If anyone wants to document the slow death of a bustling town thanks to sectarian politics, she should pay a visit to Muzaffarnagar, Uttar Pradesh. The once industrial capital of western UP, located only 128 kilometres from Delhi, is today a pale shadow of itself following the 2013 August-September communal strife in the area. The social fabric of the town is in tatters with Hindus and Muslims marking out their own territories, areas that are no-go zones for the ‘other’ community. Business is down with out-of-town Muslim labourers refusing to come back to the riot-hit town, women are afraid to go out and school/college-going girls have to be chaperoned every time they go out of their homes. There are also reports that Muslims are selling their property under duress and fleeing to safer areas and there are still thousands of riot victims who are yet to be compensated. The atmosphere is tense and stifling and any spark, however small, is enough to set off another inferno.
While the town is going through an unwanted social and political metamorphosis, the police, one year on, are still searching for the 22 riot accused and have announced a reward of a paltry `2,500 for providing information in connection with the six gang rape cases in Phugana and Lank villages during riots last year. To make matters worse, riot-accused BJP MLA Sangeet Som — who spent time in prison after he was booked under the National Security Act for allegedly circulating a fake video on social media that fuelled tension before the riots — has got Z-category security from the home ministry. The riots not only singed Muzaffarnagar but also had a cascading effect on other districts too: Saharanpur, Meerut and Moradabad. These were the big ones, but plenty of smaller fires across the state have been reported in the last one year over land rights, unsubstantiated rape cases and even things as trivial as a cricket match. The clashes between the two communities resulted in at least 62 deaths, among them 42 Muslims and 20 Hindus, injured 93 and left more than 50,000 displaced.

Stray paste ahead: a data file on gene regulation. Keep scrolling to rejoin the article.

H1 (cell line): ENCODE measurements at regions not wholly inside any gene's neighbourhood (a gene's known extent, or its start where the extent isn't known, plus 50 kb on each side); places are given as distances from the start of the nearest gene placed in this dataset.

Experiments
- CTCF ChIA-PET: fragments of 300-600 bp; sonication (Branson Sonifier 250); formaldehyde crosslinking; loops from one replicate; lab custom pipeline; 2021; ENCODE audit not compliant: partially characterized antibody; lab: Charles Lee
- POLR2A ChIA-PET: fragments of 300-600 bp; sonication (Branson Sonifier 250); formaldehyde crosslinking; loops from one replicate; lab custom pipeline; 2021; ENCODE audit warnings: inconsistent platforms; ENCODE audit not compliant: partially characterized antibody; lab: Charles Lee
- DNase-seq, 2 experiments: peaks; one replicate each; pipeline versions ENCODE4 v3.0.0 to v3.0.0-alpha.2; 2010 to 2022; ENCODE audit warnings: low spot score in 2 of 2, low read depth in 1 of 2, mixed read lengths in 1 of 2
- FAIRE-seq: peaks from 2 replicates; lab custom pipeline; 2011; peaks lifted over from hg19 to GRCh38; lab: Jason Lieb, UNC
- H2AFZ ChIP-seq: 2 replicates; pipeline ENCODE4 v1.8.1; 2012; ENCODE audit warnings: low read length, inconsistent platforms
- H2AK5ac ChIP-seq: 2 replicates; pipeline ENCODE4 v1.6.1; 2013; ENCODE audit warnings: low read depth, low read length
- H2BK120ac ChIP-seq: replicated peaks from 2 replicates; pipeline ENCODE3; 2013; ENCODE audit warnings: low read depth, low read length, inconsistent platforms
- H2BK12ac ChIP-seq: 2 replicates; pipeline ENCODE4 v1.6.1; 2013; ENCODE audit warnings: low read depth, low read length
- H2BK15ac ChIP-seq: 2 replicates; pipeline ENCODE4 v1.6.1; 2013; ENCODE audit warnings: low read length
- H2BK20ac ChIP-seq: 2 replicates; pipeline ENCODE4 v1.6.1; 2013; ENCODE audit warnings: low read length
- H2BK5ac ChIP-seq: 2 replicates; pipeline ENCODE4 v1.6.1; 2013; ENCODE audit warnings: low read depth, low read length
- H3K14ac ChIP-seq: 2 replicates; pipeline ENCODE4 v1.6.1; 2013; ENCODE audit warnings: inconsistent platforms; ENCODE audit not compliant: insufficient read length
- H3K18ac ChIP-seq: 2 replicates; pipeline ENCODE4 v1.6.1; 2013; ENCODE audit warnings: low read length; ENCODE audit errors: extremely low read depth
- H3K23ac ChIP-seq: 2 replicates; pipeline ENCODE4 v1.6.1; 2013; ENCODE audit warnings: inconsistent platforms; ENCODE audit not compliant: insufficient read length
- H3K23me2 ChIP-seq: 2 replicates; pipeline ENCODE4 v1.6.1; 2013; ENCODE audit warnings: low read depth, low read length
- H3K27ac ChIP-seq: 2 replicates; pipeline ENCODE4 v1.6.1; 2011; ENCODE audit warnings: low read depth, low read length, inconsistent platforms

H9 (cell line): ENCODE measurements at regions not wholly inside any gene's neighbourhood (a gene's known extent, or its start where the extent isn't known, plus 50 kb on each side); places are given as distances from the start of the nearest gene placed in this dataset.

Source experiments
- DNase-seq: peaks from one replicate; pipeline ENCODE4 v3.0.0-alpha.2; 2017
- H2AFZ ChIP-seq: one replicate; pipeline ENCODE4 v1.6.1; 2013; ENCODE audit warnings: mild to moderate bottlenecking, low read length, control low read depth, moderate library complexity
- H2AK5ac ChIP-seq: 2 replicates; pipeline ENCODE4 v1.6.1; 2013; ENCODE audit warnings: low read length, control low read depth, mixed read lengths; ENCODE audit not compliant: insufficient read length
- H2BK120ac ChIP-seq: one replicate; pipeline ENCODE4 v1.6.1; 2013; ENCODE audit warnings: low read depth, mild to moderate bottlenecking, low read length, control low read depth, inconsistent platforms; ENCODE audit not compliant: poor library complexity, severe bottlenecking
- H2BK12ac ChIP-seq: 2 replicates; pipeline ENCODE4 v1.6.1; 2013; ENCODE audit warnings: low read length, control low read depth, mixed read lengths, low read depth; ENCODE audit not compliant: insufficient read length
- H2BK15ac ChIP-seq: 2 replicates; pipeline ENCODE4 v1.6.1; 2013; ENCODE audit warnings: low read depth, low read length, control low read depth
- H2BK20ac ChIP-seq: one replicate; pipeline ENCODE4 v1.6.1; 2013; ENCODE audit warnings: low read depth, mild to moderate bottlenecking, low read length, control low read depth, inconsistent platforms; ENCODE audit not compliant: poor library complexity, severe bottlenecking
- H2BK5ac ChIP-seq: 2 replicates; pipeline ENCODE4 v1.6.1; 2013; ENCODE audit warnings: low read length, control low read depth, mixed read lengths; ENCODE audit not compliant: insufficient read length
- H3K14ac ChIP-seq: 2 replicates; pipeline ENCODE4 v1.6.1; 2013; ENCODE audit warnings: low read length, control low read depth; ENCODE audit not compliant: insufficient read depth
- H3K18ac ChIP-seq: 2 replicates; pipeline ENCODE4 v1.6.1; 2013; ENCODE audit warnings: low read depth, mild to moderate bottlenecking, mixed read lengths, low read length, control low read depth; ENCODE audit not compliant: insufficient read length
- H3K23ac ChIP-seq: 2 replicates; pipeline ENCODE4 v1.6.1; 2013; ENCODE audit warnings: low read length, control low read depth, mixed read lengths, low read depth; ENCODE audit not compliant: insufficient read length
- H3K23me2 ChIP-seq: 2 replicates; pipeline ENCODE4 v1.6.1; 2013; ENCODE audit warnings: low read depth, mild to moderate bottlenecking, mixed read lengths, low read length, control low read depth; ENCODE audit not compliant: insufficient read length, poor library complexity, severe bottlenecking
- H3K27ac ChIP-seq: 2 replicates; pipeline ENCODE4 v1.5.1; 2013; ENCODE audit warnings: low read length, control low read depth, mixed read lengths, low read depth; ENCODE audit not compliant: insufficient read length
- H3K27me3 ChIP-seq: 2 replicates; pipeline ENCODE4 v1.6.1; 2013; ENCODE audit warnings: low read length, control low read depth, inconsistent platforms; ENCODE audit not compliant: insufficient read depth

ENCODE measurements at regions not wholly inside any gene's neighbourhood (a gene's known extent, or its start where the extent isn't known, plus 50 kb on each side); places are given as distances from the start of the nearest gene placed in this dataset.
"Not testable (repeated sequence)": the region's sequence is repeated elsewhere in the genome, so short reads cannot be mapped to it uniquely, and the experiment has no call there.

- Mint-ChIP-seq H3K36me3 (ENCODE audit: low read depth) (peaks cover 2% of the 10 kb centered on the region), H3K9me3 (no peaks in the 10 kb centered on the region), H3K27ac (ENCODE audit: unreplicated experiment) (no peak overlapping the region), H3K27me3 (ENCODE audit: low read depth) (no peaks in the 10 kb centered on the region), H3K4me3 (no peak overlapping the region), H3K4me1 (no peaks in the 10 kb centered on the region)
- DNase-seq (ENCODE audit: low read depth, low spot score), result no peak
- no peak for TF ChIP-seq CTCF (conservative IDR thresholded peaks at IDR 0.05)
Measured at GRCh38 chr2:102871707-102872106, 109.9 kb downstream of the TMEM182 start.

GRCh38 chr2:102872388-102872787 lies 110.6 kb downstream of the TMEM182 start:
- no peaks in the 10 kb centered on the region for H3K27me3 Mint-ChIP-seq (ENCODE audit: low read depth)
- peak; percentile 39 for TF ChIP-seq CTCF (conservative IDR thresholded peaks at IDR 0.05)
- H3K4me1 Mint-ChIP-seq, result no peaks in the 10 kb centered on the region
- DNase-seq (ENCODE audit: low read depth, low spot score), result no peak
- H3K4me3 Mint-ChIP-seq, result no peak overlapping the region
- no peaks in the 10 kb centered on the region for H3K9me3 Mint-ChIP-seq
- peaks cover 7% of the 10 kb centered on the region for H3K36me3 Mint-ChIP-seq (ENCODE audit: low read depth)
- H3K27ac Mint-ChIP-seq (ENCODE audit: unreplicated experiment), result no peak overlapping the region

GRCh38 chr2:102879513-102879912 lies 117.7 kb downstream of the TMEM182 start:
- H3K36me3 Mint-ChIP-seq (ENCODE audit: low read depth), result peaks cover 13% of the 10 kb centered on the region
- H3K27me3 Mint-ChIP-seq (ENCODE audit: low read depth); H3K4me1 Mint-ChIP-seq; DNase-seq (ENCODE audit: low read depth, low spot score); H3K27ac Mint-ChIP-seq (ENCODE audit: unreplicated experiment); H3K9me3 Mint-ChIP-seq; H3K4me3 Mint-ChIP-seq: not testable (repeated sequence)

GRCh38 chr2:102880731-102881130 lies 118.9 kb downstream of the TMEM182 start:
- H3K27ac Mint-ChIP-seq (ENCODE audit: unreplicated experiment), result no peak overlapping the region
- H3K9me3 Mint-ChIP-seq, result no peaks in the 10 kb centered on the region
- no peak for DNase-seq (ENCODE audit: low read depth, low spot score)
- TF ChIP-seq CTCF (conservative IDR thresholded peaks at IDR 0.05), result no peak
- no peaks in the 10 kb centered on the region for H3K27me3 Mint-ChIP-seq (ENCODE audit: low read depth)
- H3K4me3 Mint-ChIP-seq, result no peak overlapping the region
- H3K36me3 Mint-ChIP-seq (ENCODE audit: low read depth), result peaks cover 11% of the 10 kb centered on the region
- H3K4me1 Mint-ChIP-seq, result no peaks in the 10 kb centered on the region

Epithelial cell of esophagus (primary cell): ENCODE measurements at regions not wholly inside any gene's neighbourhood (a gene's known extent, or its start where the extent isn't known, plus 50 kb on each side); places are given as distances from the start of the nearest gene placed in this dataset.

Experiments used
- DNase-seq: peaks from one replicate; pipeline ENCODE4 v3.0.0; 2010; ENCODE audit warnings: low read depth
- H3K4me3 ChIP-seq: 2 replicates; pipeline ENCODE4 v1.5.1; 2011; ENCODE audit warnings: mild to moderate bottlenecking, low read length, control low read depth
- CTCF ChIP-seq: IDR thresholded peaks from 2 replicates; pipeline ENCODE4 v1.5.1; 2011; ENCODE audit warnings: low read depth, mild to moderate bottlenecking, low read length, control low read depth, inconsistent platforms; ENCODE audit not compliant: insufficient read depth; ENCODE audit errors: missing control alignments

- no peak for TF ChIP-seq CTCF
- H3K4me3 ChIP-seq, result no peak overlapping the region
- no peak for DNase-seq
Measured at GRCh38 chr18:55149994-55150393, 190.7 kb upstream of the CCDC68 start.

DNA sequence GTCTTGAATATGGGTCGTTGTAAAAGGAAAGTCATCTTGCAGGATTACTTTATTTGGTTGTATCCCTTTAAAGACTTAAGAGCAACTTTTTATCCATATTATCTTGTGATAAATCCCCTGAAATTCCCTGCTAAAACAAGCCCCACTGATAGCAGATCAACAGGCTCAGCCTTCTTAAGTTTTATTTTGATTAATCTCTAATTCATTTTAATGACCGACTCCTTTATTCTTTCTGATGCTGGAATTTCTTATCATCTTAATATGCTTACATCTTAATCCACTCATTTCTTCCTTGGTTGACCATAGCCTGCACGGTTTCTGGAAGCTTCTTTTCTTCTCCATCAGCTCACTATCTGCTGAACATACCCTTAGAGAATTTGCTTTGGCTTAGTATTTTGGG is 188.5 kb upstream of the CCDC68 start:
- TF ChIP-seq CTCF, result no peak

There are several reasons for such unending rounds of conflagrations but if one has to single out the main ones, it would be the weak State response to the riots and to those who have been affected by it and lack of closure of pending cases, which is being perceived, correctly so, as a denial of justice. In other words, in one year’s time, nothing has changed, only the wounds have been allowed to fester. This uneasiness and fear can spread to other parts of the country as well, leading to riots. To say that UP — and possibly India — is on its way to becoming a communal tinderbox would not be wide of the mark.